- Johnson & Johnson expects sales of its coronavirus vaccine to quickly mount over the rest of the year after safety concerns and significant delays in manufacturing weighed heavily on uptake of the one-dose shot in the U.S.
- In its second quarter earnings report, the pharmaceutical company on Wednesday predicted vaccine sales will total $2.5 billion this year, despite recording only $264 million in sales over the first six months of the year. While large, J&J's forecast is far below the $26 billion and $19 billion that Pfizer and Moderna, respectively, expect to earn from their vaccines in 2021.
- J&J's vaccine is also at the center of debate over whether additional doses are needed to guard against waning protection from COVID-19 and the threat of more transmissible variants like Delta. Laboratory studies of J&J's shot have returned conflicting results and, on Wednesday, company executives deferred to public health officials on guidance around boosters.
“During my tenure as CFO, I don't know that we've ever been in a healthier position,” CFO Joseph Wolk told Yahoo Finance. The company saw 27.1% sales growth 23% operational growth. "In addition to favorable comparable sales across units, we're seeing better execution, we’re leading in [many] markets, and we just have a much better level of innovation.”
The biopharmaceutical giant is "expanding into new markets, introducing new products, and we feel good about our guidance, and will aspire to have better results,” Wolk told Bloomberg. “Each of our divisions is very strong, even relative to the second quarter of 2019.”
In the early stages of its COVID-19 vaccine development, Johnson & Johnson settled on offering the shots on a not-for-profit basis, Wolk said. But that will come to an end, “probably at the end of this year, and then we’ll look into responsible pricing for that.”
The company’s vaccine contributed $164 million in revenue in the second quarter, bringing the year-to-date total to $264 million. It expects the ultimate not-for-profit price to be as much as $8 per dose, Wolk said, but that may fluctuate as conditions change and potential new variables crop up.
J&J's vaccine has been cleared for use in dozens of countries worldwide, backed by data from a large Phase 3 study that showed modestly strong protection against COVID-19 with only one dose.
But since the vaccine became available, it's been dogged by safety concerns, first over a rare blood clotting syndrome that was also linked to AstraZeneca's similar shot and then more recently over an association with an uncommon neurological disorder called Guillain-Barré.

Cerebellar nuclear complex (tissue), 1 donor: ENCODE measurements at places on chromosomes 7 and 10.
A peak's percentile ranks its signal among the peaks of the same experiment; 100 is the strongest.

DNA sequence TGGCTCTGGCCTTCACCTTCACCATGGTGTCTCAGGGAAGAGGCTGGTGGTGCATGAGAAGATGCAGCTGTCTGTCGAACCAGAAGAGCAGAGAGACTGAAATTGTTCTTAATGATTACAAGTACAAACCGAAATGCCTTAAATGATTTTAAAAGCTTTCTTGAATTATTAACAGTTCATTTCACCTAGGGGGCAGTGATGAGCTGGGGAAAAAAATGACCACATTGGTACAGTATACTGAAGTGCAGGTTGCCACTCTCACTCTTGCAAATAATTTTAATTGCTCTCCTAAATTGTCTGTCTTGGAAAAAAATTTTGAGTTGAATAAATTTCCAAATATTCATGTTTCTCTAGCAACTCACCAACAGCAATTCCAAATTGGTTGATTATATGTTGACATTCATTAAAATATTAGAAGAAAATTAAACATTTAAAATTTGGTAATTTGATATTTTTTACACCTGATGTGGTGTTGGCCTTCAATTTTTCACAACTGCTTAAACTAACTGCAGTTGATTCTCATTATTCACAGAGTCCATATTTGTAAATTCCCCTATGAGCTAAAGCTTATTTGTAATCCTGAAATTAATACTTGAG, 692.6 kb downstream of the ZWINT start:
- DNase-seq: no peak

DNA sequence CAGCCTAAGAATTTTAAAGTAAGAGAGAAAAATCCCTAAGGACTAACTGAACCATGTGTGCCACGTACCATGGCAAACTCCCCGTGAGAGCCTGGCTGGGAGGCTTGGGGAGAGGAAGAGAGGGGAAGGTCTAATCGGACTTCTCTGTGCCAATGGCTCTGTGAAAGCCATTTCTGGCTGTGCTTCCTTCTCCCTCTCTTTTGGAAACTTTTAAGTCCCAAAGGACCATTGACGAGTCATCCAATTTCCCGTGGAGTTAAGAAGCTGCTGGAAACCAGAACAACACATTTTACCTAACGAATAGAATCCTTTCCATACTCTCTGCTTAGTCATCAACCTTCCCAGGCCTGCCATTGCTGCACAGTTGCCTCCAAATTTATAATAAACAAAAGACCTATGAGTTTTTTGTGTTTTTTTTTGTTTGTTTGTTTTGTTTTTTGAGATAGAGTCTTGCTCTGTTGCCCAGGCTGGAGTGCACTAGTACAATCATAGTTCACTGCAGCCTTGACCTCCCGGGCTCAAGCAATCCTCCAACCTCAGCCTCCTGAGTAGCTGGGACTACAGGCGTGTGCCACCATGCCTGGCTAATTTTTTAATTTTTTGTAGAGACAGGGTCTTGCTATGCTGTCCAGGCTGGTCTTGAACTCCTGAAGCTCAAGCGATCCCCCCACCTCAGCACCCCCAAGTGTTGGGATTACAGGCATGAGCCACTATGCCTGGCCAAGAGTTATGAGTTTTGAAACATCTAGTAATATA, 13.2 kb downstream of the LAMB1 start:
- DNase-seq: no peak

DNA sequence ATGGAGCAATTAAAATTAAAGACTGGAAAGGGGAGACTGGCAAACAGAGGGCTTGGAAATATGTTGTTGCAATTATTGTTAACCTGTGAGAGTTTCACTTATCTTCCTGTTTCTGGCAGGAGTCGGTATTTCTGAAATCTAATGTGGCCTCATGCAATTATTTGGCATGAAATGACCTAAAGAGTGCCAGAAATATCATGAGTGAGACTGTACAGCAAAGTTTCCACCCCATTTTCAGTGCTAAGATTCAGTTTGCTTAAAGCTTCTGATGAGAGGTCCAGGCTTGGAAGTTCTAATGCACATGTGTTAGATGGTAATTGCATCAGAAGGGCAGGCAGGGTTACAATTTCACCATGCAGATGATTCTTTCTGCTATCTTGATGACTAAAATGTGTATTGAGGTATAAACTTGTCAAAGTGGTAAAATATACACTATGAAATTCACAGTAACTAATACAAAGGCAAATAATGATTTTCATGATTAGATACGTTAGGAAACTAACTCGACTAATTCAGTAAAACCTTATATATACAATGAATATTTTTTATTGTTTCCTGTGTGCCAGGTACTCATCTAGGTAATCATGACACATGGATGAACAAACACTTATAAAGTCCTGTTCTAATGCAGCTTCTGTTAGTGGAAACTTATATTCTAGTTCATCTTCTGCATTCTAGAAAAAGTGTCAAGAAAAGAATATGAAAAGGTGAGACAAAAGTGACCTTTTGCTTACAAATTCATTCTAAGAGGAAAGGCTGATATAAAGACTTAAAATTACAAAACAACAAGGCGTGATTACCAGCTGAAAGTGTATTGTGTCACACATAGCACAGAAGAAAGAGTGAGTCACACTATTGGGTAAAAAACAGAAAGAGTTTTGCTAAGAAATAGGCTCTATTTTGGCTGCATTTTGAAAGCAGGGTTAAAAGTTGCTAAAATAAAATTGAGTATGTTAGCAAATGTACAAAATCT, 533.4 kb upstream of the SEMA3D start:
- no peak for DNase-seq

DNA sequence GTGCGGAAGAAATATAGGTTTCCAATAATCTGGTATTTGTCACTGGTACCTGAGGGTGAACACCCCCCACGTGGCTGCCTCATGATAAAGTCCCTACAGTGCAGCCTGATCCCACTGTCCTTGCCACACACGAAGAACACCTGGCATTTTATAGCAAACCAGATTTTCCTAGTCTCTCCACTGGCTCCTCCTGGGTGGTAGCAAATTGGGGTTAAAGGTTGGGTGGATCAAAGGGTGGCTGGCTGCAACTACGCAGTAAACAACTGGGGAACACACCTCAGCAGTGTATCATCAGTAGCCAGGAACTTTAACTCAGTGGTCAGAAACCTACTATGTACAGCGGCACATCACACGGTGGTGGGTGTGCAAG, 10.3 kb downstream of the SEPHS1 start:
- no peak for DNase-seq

Both side effects affected only a handful of people out of tens of millions vaccinated and, in each case, regulators judged after careful consideration that the benefits still outweighed any risk. But the concerns did appear to dampen use in the U.S. and overseas, leading to temporary suspensions in vaccinations in a number of countries.
Major manufacturing problems at a Maryland factory run by Emergent Biosolutions, meanwhile, led to tens of millions of J&J vaccine doses being thrown out, some of which had been earmarked by the U.S. for distribution abroad.
To date, about 13 million people in the U.S. have been vaccinated with J&J's shot, compared to nearly 86 million with Pfizer's and almost 63 million with Moderna's.
The challenges appear to have translated into lower sales for J&J, which priced its shot much lower than either Pfizer or Moderna. Over the first half of the year, J&J recorded $264 million in sales, calculating a per-dose price of around $5. That latter figure could rise to as much as $8 over rest of 2021, J&J executives said Wednesday, although the company doesn't expect to earn a profit.
Overall, J&J predicts sales of between $92.5 billion and $93.3 billion in 2021 when including its coronavirus vaccine.
J&J didn't forecast, however, expected sales for 2022 or beyond, citing uncertainty over the need for booster doses and the threat posed by coronavirus variants.
"In terms of the booster, whether it's needed or not, I think we should really defer to health officials around the world as to what that call will be," Wolk said on the Wednesday earnings call. "We do like the durability of at least eight months for our vaccine."
This story has been updated with additional information following publication on BioPharma Dive.